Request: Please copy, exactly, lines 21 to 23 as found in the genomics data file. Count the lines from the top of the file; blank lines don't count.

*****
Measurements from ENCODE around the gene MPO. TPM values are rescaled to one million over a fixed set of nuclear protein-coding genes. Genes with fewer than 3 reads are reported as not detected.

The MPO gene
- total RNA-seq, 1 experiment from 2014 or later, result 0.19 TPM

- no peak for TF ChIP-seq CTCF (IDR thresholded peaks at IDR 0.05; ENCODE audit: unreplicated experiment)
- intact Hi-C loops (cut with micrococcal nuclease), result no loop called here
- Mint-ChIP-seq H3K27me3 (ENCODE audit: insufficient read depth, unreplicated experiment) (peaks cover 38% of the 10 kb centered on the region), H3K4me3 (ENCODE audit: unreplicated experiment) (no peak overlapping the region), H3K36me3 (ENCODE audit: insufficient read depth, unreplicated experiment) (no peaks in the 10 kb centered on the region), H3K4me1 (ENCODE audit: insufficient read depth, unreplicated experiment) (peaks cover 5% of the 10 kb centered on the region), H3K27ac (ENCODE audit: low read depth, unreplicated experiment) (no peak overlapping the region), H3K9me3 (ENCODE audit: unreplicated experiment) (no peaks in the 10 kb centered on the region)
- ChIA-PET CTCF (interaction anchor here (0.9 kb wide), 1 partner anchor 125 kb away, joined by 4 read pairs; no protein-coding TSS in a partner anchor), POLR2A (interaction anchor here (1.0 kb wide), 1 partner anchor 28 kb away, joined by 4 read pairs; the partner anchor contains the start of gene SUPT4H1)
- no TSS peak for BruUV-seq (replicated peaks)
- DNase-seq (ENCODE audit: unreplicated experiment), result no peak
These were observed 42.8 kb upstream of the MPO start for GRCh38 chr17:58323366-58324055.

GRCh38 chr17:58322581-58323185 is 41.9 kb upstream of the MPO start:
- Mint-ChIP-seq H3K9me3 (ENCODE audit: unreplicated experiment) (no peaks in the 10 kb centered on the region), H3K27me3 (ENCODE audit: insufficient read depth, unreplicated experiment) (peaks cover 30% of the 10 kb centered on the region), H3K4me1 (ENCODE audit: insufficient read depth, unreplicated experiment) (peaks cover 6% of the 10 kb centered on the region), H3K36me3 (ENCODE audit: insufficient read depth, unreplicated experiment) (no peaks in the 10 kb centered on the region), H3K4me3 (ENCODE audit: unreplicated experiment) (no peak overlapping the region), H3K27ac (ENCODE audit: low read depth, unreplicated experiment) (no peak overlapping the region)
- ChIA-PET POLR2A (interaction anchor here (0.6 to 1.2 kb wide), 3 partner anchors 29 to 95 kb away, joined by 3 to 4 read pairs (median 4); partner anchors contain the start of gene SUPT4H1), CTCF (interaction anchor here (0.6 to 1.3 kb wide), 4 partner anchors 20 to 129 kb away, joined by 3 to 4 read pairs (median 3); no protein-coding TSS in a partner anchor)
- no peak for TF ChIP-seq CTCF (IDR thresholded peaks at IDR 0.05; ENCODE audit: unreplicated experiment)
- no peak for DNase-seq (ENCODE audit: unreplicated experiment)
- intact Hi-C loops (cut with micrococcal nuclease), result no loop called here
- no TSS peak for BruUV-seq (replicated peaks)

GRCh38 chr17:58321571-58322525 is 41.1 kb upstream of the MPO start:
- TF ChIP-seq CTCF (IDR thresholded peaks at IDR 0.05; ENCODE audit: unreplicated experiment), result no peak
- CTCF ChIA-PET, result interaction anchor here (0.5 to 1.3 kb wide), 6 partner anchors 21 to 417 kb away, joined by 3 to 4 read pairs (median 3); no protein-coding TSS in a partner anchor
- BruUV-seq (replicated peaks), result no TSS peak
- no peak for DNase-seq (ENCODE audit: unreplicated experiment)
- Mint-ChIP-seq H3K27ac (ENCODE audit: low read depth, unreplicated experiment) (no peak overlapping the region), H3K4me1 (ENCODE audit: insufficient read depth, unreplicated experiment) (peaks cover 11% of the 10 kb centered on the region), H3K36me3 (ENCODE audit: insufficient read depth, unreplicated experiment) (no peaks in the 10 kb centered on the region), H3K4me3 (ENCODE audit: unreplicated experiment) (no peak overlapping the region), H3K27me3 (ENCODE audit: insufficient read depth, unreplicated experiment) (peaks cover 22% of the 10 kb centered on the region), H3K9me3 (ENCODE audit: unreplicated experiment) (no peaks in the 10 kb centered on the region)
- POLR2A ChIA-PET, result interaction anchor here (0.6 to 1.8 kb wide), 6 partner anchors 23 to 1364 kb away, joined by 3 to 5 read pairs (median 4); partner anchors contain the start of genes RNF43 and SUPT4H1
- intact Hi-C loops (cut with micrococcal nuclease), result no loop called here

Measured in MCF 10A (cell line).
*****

- BruUV-seq (replicated peaks), result no TSS peak
- no peak for DNase-seq (ENCODE audit: unreplicated experiment)
- Mint-ChIP-seq H3K27ac (ENCODE audit: low read depth, unreplicated experiment) (no peak overlapping the region), H3K4me1 (ENCODE audit: insufficient read depth, unreplicated experiment) (peaks cover 11% of the 10 kb centered on the region), H3K36me3 (ENCODE audit: insufficient read depth, unreplicated experiment) (no peaks in the 10 kb centered on the region), H3K4me3 (ENCODE audit: unreplicated experiment) (no peak overlapping the region), H3K27me3 (ENCODE audit: insufficient read depth, unreplicated experiment) (peaks cover 22% of the 10 kb centered on the region), H3K9me3 (ENCODE audit: unreplicated experiment) (no peaks in the 10 kb centered on the region)